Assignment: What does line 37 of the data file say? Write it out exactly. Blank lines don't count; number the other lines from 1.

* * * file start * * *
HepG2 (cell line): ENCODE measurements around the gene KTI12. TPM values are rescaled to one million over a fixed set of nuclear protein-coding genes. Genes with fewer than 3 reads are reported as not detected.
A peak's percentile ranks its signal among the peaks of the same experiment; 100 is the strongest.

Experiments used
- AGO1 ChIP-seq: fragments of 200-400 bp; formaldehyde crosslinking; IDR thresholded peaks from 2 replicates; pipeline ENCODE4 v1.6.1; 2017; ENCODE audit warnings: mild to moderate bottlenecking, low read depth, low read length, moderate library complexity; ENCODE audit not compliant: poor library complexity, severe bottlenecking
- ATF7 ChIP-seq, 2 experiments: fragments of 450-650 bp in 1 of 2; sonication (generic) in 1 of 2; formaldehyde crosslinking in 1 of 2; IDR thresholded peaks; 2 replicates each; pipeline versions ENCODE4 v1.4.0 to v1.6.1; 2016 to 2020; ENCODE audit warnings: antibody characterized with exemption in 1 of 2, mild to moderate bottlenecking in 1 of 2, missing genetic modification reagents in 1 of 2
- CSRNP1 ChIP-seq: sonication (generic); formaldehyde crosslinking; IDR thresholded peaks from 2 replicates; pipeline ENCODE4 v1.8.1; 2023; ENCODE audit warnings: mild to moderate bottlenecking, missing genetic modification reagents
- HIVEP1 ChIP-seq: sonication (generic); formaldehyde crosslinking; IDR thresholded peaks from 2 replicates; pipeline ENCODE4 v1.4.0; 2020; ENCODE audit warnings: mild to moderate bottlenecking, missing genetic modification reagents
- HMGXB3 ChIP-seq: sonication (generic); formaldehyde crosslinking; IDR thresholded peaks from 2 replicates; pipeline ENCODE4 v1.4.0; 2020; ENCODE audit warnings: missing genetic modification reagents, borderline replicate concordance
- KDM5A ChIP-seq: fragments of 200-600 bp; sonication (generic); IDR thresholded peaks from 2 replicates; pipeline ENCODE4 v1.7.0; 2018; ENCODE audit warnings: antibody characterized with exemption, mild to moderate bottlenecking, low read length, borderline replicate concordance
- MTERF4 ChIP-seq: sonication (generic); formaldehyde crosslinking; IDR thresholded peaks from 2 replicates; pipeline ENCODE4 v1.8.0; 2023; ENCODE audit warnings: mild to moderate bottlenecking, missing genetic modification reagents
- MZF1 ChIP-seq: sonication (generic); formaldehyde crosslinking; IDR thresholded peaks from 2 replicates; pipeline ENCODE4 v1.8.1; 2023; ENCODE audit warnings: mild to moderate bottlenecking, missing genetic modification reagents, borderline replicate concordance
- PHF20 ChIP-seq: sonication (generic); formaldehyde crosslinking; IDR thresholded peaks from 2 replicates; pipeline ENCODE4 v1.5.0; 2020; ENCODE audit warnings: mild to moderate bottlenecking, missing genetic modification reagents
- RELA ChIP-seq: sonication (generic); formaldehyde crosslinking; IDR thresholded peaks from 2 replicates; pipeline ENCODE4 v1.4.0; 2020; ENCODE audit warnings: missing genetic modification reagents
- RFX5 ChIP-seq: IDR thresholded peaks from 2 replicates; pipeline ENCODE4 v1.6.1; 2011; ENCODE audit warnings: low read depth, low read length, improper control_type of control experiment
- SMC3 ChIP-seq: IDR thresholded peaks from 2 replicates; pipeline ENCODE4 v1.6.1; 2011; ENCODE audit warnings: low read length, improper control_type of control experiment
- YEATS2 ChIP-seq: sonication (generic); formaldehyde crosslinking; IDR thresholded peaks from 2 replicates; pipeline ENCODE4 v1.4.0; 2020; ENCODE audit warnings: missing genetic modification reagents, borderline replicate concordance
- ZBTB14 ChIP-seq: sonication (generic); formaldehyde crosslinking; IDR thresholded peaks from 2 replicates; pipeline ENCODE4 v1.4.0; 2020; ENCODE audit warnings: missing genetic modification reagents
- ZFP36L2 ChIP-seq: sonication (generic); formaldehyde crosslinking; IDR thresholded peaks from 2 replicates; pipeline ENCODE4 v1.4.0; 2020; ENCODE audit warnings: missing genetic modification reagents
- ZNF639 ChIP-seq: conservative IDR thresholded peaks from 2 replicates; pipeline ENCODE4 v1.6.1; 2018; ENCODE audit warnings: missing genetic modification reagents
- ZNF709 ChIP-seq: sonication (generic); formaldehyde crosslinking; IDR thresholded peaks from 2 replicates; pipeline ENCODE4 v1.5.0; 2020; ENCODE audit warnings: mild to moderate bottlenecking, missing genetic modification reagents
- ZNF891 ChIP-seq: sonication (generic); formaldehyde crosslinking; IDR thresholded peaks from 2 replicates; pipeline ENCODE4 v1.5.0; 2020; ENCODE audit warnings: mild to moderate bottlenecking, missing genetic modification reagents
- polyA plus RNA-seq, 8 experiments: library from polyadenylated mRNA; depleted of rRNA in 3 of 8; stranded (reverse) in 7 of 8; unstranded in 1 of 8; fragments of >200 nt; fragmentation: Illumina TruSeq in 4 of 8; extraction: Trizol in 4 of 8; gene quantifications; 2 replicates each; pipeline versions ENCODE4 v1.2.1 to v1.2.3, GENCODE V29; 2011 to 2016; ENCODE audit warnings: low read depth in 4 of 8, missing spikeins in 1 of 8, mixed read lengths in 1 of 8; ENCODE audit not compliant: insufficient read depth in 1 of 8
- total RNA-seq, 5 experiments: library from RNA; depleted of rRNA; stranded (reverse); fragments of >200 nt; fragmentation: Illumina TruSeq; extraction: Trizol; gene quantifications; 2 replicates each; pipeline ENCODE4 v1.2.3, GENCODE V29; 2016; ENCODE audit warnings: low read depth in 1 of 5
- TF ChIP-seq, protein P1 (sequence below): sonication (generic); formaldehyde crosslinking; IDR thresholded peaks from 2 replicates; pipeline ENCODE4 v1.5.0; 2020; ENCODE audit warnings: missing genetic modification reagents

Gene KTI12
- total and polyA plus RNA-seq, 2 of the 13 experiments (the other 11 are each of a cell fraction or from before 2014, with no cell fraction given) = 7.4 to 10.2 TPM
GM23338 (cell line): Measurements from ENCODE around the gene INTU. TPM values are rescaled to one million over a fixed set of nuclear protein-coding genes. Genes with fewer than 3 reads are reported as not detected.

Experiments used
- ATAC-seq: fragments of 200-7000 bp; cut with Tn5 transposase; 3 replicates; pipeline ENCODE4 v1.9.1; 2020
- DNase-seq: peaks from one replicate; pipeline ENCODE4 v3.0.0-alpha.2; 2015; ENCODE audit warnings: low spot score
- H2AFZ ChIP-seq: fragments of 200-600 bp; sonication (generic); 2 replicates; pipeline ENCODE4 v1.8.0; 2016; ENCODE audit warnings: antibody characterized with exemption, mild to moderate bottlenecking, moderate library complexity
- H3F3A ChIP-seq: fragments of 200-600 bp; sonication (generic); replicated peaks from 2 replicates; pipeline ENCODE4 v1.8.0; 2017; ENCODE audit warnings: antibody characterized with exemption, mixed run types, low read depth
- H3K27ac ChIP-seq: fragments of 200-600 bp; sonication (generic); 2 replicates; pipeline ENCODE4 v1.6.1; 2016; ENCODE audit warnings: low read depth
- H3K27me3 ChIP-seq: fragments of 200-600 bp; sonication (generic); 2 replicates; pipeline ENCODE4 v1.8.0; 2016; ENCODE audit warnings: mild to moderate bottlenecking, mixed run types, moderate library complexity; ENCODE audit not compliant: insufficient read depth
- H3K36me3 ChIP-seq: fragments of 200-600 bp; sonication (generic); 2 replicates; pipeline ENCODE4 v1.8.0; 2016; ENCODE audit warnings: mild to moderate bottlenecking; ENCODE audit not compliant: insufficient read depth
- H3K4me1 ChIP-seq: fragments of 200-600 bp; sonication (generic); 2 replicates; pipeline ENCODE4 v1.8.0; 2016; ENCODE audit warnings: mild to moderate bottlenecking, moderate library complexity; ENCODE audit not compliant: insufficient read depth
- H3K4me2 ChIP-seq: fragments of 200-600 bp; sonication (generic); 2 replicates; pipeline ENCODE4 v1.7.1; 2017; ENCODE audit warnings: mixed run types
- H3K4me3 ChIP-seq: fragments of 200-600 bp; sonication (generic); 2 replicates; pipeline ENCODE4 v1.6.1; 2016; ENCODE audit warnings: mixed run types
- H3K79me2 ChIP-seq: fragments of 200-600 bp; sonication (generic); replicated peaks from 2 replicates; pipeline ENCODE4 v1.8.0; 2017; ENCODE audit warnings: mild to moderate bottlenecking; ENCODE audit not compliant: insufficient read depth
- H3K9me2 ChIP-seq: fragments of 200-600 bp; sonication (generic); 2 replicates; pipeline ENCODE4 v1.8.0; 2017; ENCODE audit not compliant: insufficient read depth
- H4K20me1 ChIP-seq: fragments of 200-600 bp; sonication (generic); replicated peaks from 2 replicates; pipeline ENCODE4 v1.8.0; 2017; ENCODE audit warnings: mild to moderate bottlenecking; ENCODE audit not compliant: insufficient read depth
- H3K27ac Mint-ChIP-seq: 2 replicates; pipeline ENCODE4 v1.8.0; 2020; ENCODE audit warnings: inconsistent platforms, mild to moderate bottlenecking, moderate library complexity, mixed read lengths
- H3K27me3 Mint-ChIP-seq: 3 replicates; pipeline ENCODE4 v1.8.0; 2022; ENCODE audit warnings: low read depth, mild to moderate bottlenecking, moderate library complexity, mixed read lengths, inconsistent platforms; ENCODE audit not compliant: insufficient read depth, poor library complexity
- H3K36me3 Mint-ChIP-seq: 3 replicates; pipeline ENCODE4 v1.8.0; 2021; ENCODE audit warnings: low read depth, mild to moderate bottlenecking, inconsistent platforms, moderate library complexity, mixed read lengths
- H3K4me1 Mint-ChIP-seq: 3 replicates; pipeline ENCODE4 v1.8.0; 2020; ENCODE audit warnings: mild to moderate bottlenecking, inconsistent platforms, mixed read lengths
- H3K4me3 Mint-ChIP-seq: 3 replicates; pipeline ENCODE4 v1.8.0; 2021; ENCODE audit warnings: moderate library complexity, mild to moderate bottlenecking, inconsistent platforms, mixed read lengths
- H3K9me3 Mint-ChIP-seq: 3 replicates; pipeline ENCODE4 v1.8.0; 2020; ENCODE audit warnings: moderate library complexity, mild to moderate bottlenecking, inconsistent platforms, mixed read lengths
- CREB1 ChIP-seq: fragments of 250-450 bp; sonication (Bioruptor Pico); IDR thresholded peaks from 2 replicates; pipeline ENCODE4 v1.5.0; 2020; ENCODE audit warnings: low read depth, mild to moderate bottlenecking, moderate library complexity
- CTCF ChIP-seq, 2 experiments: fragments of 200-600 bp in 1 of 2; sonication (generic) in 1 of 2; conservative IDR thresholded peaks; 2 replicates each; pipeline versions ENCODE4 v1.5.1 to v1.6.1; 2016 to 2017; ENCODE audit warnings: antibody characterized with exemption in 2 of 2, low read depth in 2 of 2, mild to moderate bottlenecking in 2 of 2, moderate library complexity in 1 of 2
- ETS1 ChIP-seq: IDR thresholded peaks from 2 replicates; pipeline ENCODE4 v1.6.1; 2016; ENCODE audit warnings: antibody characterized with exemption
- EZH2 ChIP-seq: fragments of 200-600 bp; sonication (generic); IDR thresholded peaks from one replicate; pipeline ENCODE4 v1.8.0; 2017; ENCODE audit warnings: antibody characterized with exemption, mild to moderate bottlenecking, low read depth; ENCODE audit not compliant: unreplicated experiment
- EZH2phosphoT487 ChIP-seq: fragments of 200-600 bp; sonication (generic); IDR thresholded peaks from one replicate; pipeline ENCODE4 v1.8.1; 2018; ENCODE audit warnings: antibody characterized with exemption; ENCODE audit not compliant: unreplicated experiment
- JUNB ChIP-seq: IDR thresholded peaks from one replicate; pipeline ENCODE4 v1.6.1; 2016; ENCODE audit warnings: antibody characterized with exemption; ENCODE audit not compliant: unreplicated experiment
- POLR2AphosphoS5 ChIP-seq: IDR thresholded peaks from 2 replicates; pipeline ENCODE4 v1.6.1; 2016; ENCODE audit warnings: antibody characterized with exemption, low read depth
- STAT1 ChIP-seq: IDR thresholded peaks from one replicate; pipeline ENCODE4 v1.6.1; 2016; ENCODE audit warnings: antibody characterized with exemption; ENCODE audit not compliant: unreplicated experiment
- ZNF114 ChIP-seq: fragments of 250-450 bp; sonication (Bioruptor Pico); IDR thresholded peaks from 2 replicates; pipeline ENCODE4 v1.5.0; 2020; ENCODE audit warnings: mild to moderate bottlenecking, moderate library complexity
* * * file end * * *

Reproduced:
- H3K4me2 ChIP-seq: fragments of 200-600 bp; sonication (generic); 2 replicates; pipeline ENCODE4 v1.7.1; 2017; ENCODE audit warnings: mixed run types